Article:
Parking Strategies

I’m amazed at how much time people are willing to spend driving around a parking lot looking for a space to park. I’m not talking about places where it is snowing and there are only limited slots in covered parking. I’m talking about the people who will drive around the lot for 15 minutes trying to avoid a 2 minute walk from the empty spaces just beyond the spots everyone is fighting for.

In this post, I want to talk about optimal parking strategies, because people seem to waste so much time on the activity. But first a story:

I knew someone who would occasionally go to the mall around Christmas. He would walk toward a car in the prime parking spot and invariably be followed by a crazy-eyed parking spot hunter. He’d go stand next to the car for a few moments. The hunter began to drool at the prospect of capturing such a marvelous prize. The cars would start backing up behind the first car–everyone envious of the spot they were about to get, then he would simply walk off to his car parked on the far side of the lot.

Ok, so on to parking strategies:

It isn’t that far of a walk

First of all, in most situations, the time it takes to walk from the empty spots to the spots next to the store is minimal–only a few minutes. If you want a spot that is close to the store, try a reasonable strategy and then just take a spot. You don’t “win” by driving around again and again looking for an even better spot.

Sometimes the most productive thing to do is to pick a spot a reasonable distance from the store and walk. It is good for your health, keeps your car away from where it is likely to get hit and scratched, and often saves time.

Shopping cart returns matter

If you get a close spot, but it requires that you return the cart clear across the lot, you haven’t really gained anything. People don’t think about this because they don’t have a cart when coming to the store, only when leaving. A spot that doesn’t seem as close, but is right next to a cart return, can save you quite a bit of time over a close spot where you have to actually go back into the store with the empty cart and then back to your car.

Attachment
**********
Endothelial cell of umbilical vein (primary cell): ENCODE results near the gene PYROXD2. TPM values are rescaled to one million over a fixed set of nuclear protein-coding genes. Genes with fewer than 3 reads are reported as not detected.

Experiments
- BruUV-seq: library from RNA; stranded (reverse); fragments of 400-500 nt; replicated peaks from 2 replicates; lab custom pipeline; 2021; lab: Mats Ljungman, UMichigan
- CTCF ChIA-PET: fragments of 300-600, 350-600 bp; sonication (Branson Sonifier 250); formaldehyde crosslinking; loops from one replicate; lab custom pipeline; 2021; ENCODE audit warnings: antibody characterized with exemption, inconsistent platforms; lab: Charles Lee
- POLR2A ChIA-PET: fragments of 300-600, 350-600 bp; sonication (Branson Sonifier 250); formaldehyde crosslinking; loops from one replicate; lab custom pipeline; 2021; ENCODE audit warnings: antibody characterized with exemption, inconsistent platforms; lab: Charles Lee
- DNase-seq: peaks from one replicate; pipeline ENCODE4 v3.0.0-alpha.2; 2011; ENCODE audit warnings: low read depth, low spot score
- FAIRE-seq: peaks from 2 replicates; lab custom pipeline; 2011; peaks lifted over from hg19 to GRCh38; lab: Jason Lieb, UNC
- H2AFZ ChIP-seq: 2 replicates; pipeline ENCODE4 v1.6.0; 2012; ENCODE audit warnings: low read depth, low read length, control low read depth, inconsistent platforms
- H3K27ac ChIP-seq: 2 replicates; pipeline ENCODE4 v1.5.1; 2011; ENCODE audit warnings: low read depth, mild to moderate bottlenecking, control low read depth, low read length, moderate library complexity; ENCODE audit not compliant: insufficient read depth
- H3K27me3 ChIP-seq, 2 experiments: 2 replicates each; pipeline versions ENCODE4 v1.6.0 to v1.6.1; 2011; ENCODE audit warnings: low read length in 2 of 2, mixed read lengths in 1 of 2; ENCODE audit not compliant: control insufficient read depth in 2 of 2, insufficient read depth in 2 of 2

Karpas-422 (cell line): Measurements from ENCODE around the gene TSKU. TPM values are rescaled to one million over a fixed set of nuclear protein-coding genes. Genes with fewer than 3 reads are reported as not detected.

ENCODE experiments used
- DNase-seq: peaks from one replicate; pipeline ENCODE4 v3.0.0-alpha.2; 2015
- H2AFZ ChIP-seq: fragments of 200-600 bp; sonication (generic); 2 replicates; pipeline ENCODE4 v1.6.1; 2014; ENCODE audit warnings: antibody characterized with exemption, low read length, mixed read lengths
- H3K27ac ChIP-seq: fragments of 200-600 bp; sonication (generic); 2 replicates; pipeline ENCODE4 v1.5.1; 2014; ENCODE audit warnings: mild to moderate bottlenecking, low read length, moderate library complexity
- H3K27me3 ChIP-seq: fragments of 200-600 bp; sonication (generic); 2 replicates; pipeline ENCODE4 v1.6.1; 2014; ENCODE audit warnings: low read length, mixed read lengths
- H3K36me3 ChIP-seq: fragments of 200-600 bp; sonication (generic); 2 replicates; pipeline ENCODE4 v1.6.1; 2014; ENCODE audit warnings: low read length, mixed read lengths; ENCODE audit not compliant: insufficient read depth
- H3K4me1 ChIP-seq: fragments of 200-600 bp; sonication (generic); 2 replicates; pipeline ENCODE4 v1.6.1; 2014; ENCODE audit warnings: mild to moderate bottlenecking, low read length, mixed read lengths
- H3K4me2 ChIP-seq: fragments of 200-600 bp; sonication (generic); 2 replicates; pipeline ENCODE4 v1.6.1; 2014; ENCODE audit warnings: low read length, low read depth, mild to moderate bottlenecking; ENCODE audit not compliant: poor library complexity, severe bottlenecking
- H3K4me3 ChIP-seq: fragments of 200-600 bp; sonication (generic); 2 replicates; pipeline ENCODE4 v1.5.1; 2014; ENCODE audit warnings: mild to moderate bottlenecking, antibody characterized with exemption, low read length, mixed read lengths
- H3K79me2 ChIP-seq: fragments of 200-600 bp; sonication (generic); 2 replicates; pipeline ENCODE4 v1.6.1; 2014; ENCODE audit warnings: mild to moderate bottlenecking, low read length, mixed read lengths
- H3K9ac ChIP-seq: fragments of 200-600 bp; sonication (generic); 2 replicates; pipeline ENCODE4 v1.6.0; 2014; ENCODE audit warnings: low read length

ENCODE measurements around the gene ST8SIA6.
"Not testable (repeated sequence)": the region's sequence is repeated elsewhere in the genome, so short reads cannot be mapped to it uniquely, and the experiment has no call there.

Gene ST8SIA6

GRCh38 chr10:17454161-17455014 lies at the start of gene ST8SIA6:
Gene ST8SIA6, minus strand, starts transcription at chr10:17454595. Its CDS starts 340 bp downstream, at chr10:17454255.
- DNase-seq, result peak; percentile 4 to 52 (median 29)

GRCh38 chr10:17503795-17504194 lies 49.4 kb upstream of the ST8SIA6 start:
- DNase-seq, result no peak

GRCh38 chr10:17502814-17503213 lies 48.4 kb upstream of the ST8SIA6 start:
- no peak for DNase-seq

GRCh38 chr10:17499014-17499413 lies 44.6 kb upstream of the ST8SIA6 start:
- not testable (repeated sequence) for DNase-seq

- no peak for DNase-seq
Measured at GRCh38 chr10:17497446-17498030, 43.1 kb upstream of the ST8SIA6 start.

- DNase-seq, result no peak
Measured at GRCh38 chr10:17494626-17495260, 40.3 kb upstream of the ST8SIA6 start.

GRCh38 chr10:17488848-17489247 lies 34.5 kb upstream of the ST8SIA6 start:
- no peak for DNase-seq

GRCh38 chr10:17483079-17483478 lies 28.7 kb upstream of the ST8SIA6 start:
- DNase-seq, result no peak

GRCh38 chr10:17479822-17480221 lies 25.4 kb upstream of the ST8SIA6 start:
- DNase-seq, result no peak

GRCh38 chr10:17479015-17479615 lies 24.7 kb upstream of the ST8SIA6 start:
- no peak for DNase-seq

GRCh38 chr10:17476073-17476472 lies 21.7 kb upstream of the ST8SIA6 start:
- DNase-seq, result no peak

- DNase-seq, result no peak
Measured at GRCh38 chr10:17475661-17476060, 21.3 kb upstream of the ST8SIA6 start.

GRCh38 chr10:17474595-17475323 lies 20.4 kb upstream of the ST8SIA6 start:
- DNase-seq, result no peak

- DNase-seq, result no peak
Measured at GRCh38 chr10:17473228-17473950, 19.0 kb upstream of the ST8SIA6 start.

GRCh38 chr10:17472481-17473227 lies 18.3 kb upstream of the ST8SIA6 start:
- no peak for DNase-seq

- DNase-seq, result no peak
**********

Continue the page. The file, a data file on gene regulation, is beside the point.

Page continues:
Start at the store and work out

If you are looking for a spot headed toward the store, it can be hard to see if an empty one is the best available or if there is another one just ahead.  I’m sure everyone has driven just a bit further to discover that the “empty” spot actually had a Geo Metro in it, and the one three spaces back (which was just taken by an SUV) was actually the closest available.

If you start your search at the store side and work out, you can just take the first available slot. And don’t be tempted by a closer slot you see in another lane headed back to the store. If space is at a premium, it will be gone by the time you get there.

Think about the speed of leaving

Not every slot is equal when it comes to exiting the parking lot. Some will dump you out into a flow of pedestrian traffic and can waste considerable time.  This is one of the advantages of picking a side lane and taking the first space you find while moving away from the store. Also, watch out for things like pharmacy pick-up spots that are likely to have a high rate of vehicle changes and thus can make it difficult for you to get out of the parking lot if others are pulling in and out when you need to leave.

And there you have it. Some great strategies for getting in and out of parking lots. As I said, I feel a bit silly even writing about this, but little things matter, and from what I saw going on at the grocery store today, there are a lot of people spending a significant portion of their lives looking for a parking spot.


  1. Brett says

    Another thing to notice is one way lanes. At a local grocery store, the parking lanes are one way and have angled slots. Nothing wastes more time for everyone than a person who sees a spot, only to charge the wrong direction down the lane and then block traffic as they work their car back and forth to get into the backward facing slot, which they invariably wind up sideways in. This also happens at the local mall, only there they just ignore the gigantic yellow arrows and fishbone painted slots and drive wherever. Don’t be that person.